How Much of the World's Money Is in Bitcoin?

  • Global wealth is estimated at just over $1 quadrillion, while Bitcoin's market cap is just under $300 billion. Bitcoin thus represents 0.03% of global wealth.
  • Like gold, Bitcoin, is considered by many investors as a hedge against government policies such as quantitative easing, capital controls, and negative interest rates. Like gold, Bitcoin is a non-national currency.
Last updated November 11, 2020

Bitcoin’s Market Capitalization

The market capitalization or market cap of an asset is the total value of all of its outstanding shares. The market cap of a given asset is thus the product of the total supply of shares and the price. At the time of writing, there exist approximately 18.5 million bitcoin at a price of $15,700, yielding a market capitalization of roughly $300 billion.

How Much Would It Cost to Buy All Existing Bitcoin

Market capitalization is a useful and common metric for measuring an asset’s relative size, but it is not an accurate measure of the cost of the entire asset. Although Bitcoin’s market cap is currently around $300 billion, it would be impossible to purchase all existing bitcoin for $300 billion. This is due to the fact that not every holder of Bitcoin is willing to sell at the currrent price point. Additionally, many bitcoin are thought to be lost forever by people who lost their private keys or died. Satoshi Nakamoto, Bitcoin’s creator, disappeared in 2011, possibly leaving over 1 million bitcoin unspendable. These lost coins are still counted by most market cap calculations.

If an entity with $300 billion decided to attempt to buy the entire supply of bitcoin, they could place an order to buy $300 billion worth of bitcoin at the current price of $15,700. All orders to sell bitcoin for $15,700 would be executed. After that, the buyer would be forced to raise their price and buy out all holders willing to sell at $15,701. This process would continue at an accelerating pace, and the price of Bitcoin would skyrocket. Each bitcoin purchased by the buyer would come at a higher price, until their $300 billion was exhausted.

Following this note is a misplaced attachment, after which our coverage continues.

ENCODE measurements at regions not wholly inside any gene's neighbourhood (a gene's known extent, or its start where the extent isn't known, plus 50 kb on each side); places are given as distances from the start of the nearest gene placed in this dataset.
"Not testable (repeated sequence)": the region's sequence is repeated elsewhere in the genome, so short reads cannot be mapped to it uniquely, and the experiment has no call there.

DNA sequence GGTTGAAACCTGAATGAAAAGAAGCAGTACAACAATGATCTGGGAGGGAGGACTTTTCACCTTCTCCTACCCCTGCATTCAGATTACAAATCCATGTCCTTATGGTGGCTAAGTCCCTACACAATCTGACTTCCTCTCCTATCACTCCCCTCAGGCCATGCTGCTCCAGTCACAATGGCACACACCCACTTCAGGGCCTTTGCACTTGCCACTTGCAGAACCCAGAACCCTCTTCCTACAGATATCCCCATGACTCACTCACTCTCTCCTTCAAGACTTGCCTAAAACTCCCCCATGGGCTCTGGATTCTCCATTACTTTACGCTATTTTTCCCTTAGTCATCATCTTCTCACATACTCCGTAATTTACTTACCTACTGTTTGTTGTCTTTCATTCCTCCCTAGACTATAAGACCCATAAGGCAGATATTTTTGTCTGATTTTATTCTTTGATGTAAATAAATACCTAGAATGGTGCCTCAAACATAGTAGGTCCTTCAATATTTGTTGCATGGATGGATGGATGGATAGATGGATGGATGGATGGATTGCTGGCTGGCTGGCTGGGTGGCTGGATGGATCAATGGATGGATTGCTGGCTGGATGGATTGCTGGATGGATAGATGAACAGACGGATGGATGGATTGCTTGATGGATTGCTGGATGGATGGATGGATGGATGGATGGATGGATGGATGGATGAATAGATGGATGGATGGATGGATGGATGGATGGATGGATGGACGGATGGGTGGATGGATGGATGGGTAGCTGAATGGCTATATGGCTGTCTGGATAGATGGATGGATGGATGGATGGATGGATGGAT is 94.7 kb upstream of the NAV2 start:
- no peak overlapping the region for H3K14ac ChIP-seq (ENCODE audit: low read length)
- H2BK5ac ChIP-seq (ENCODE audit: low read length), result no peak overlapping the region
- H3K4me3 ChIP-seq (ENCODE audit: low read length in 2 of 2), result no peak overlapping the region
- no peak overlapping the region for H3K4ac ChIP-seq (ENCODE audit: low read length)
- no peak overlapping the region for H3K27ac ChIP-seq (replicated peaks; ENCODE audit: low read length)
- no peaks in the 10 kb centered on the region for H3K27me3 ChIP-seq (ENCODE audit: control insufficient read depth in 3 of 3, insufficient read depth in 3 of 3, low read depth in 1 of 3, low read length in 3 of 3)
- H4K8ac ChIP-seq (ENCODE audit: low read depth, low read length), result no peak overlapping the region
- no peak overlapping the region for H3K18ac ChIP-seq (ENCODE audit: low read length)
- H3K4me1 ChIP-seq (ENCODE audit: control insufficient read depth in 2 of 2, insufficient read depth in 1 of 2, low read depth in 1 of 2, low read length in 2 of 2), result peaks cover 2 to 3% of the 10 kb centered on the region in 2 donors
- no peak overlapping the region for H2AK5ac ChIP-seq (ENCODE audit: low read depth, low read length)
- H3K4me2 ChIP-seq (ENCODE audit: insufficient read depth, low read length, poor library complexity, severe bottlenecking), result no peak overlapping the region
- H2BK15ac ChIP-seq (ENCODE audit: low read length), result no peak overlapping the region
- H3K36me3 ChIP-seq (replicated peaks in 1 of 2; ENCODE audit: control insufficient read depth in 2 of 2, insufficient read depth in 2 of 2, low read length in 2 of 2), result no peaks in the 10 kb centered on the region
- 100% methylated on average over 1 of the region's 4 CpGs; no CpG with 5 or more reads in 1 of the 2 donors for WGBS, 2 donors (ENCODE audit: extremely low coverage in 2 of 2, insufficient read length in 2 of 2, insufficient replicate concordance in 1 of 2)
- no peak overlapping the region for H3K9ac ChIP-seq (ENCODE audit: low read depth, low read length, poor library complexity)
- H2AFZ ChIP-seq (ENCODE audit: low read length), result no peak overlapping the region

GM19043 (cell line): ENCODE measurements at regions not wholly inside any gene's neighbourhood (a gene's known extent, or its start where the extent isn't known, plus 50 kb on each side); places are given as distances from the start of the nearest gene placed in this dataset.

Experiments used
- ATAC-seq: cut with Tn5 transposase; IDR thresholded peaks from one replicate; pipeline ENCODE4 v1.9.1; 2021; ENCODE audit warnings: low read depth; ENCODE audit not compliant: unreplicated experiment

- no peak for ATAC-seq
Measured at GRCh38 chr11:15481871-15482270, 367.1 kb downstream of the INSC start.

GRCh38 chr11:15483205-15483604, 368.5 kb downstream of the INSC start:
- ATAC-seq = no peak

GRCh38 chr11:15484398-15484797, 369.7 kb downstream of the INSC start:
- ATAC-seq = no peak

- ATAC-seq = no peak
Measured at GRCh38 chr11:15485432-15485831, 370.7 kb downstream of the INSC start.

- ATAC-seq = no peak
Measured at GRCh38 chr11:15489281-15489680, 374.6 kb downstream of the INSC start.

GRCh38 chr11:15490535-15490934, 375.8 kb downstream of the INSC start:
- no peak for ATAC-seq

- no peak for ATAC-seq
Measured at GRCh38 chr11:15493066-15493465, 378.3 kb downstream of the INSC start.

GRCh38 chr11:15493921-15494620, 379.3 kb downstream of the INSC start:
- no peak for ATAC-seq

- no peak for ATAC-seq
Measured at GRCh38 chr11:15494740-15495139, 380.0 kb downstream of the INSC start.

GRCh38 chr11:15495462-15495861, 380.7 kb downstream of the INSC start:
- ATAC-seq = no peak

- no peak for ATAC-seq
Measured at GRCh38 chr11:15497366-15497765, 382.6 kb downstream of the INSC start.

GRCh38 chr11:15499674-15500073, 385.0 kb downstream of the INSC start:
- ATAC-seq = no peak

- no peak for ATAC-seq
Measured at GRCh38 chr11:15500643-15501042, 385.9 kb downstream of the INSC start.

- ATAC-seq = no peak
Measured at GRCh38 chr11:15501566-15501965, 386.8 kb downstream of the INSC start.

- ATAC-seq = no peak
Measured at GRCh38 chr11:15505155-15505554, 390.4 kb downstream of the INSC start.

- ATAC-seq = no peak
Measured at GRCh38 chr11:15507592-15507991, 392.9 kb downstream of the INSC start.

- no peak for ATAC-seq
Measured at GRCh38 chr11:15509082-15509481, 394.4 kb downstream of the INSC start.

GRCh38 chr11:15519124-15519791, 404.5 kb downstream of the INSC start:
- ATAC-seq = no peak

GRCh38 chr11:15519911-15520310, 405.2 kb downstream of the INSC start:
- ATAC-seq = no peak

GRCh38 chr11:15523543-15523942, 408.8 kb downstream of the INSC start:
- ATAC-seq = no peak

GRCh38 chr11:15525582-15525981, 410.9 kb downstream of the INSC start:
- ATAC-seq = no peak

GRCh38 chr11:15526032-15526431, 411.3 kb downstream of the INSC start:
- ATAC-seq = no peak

Learn more about order books.

How Much of the World’s Money Is in Bitcoin?

In the scope of the world’s wealth, the value held in Bitcoin is miniscule. The global equities market represents some $90 trillion in assets—gold, silver, and other precious metals account for another $12 trillion. The world’s total M2 money supply—all the physical cash in circulation plus deposits, promissory notes, and other liquid money instruments—is upwards of $40 trillion. Global real estate accounts for $30 trillion in assets. When you include other forms of investment, global debt, and financial derivatives, the world’s total wealth tops at somewhere just over $1 quadrillion or $1,000,000,000,000,000.

If we assume that this quadrillion roughly represents the total value of assets in the world, then Bitcoin represents 0.03% of all wealth in existence.

Learn more about what makes Bitcoin valuable.

What Drives the Price of Bitcoin?

Many factors influence Bitcoin’s price, and there are a variety of players with skin in the game, from high net-worth traders to smaller holders. One of the primary drivers for growth since Bitcoin’s 2017 bull run has come from the expectation that Bitcoin could be a hedge against monetary inflation and centrally planned economies.

Warning: some investors view Bitcoin as digital gold and a free market alternative to central banks.
Some investors are treating Bitcoin like a form of digital gold: a non-national bearer instrument that provides a decentralized, free-market alternative to current central bank monetary policy.

This is the rationale behind the investment theses of investors like Paul Tudor Jones and Stanley Druckenmiller, two wealthy hedge fund managers who announced their Bitcoin positions in 2020.

Ultimately, Bitcoin’s price is determined by the same market factors that determine any commodity or asset price: supply and demand. As more users enter the network and its market, the price theoretically should rise over time, given Bitcoin’s scarcity. Only 21 million will ever be minted, and the annual inflation rate—how many are minted each year—is cut in half roughly every four years.

Learn more about Bitcoin halvings.